The final cake is a delight.  The recipe includes a tiny little 1/4 teaspoon of artificial pandan flavoring to boost the natural flavor, and my mom and I disagree on this final quantity – I think it needed more, and she thought it was plenty.  The cake is very, very mildly flavored, mind you, and this is how it should be.  The flavor is just so complimentary to baked goods, a sort of slight-of-hand MSG for cake that you don’t want to overdo it.  And chiffon cake, in all it’s fluffy, tender, face-cramming glory, should never be over-flavored anyway.

Pandan Coconut Chiffon Cake
recipe by Noelle Carter, via The Olympian
i truly wouldn’t bother making this without fresh pandan, but it’s worth the effort.  i’m already planning a trip to a market I know carries fresh pandan leaves so I can make this cake again.  i have a lot of questions about fresh pandan, too, that are as of yet unanswered: can you freeze the leaves for future use?  freeze the juice?  i suspect so, and will experiment at my earliest opportunity.

8 pandan leaves, chopped
1/2 cup water

2 cups cake flour
1  1/2 cups sugar, divided
2 1/2 tsp. baking powder
3/4 tsp. salt
7 eggs separated, plus 2 more egg whites (9 eggs total)
1/2 cup vegetable oil
1/2 cup coconut milk
1/2 tsp. artificial pandan essence
3/4 tsp. cream of tartar
1/4 cup of the extracted pandan juice from the above leaves and water

for the glaze:
1/4 cup coconut milk
2 cups powdered sugar
1/4 cup toasted coconut, for garnish

  • Make the pandan juice: blend the chopped pandan leaves with the water in a food processor or blender until as finely ground as you can get it.  Press the pulp into a fine sieve or squeeze between several layers of cheesecloth to extract as much of the juice as possible.  Noelle Carter says you should get “almost 1/2 cup” (in other words, all the added water) but I couldn’t get more than exactly 1/4 cup.  Luckily, that’s all the recipe needs.
  • Heat oven to 325°.  Have a 10″ angel food cake pan with a removable bottom standing by.
  • In a large bowl sift together the flour, 1 1/4 cups of sugar, baking powder and salt.
  • Add the 7 egg yolks, vegetable oil, coconut milk, pandan juice and pandan essence and, using a whisk, mix together until well-blended and smooth.
  • In a bowl of a stand mixer or a large bowl, beat the 9 egg whites and cream of tartar until foamy – add the 1/4 cup sugar.   Continue beating until it reaches stiff peak stage.
  • Fold the whites into the batter by adding 1/3 of the whites at a time, and gently using a whisk to fold, fold, fold them together.  You can use a spatula to fold them in if you’re more familiar with that technique, but I think using a whisk to do it is easier and retains more of the air.  It’s your call.  When the whites are pretty much totally folded in, use a spatula to scrape the bottom of the bowl down and fold three or four times more to make sure it’s all incorporated.
  • Gently pour into cake pan and bake until golden brown, about 60 or 70 minutes.  The cake will rise alarming big, but it will fall a little as it cools.  Remove from the oven when a toothpick inserted into the center comes out clean.  To cool it, turn the pan upside down and place it on a wine bottle (or similar bottle) by balancing it in the center tube.  Sometimes angel food pans have little feet on them that you’re supposed to rest the pan on when it is cooling, but don’t use these – they are too close to the countertop and will steam the top of the cake.  Let cool until completely cool, about 2 hours.
  • To make the glaze, mix together the coconut milk and powdered sugar until smooth and well-blended.  Adjust to your desired thickness by adding more sugar a few spoonfuls at a time.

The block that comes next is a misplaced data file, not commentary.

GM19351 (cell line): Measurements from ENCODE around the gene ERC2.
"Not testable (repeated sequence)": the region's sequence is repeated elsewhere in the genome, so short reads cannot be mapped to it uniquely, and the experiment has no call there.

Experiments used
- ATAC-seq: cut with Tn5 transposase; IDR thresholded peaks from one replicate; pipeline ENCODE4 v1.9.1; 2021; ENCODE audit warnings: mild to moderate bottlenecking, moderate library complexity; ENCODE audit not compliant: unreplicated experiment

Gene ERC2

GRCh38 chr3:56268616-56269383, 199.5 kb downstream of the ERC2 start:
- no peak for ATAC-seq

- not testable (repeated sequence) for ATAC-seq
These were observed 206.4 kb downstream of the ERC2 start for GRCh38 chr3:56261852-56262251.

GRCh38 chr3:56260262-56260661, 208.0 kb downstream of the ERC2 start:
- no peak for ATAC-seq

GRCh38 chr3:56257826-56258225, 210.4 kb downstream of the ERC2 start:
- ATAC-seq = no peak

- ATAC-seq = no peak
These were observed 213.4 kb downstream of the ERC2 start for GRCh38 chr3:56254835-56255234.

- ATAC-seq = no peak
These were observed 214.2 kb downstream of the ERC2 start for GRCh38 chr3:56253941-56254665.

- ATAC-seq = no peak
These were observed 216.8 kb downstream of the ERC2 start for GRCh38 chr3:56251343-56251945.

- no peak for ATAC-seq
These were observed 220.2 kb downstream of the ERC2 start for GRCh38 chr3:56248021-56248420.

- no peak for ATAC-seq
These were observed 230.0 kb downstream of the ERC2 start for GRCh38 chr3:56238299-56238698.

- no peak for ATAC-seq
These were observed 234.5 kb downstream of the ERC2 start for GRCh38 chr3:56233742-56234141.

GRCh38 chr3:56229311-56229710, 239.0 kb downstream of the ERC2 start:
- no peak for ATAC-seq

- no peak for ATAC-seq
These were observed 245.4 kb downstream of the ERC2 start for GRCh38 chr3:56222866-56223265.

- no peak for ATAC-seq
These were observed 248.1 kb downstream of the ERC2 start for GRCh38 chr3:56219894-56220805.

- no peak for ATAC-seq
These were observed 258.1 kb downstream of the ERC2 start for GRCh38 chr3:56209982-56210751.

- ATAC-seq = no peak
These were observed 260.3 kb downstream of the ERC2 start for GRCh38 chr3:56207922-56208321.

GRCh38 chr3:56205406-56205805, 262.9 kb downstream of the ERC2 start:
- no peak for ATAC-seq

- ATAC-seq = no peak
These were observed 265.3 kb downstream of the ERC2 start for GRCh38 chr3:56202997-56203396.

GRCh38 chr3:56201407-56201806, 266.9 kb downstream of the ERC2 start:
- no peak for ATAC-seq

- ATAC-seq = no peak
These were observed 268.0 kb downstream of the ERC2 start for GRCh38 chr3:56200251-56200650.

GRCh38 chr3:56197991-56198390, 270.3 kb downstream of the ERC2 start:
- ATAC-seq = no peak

• Remove the cool cake from the pan, place on a plate, glaze and top with toasted coconut.  To cut chiffon cakes, never press straight down with a sharp knife, always use a bread knife if possible, and saw back and forth.  Not doing so will cause the cake  to tear as you cut it.
  • Cram it in your mouth.
4 Posted in Make It So

Up to Speed

Posted by on Jun 23, 2011 at 4:01 pm

The set-up is as follows: Mike the Viking sets a sack containing two loaves of my dad’s bread on the hall table at my mom’s house.  We’re going to take them to the Grandma River’s memorial.  That evening, my stepdad returns home from work and find a sack in the spot where he sets his cooler.  He moves the sack to the floor, puts his cooler in the usual spot and no one takes notice.  The next day, I leave the house for about 30 minutes to go to the grocery store, return home and discover that ThinkTank aka The Thing That Lurks has been biding her sweet little Boston Terror time and waiting for the moment I leave the house.  Because it hasn’t escaped her notice that there has been pumpkin and banana bread on the floor for 24 hours.

I can’t even get angry at her, honestly.  She waited until I was gone, politely ate her fill of pumpkin bread and plastic wrap, and then set about her business laying in sunbeams and farting mustard gas.

Unrelated, I don’t know if you’ve ever driven up the west coast of America, but there’s a point in northern California where you come over the mountains and suddenly Mt. Shasta is in front of you like this impossible monument, and though Mike and I were feeling a strong case of the sads¹, Shasta’s weird energy vortex never fails to cheer me.  Maybe in part because we talk about meeting there after the apocalypse since it’s almost exactly halfway to my hometown from L.A..

Speaking of weird energy vortexes, I know what you’re thinking: that crucifix isn’t big enough for a grown man.  Maybe it’s for children.

Once home, I was alarmed to discover that my garden has thrived in my absence.  The tomato plants I was 100% certain would be dead upon my return were instead in the same shape, but their fruits had actually progressed toward ripening.  Impossible!  And better yet, my passion flower vine had been busy:

Passion flowers only  bloom for one day and the quantity of dead blooms revealed the plant had probably started the day after I left for Washington, but that’s okay.  There are enough left for me to enjoy the frazzled wackadoodleness of them.

I was sort of looking around the vine wondering how many blooms were left when I saw this: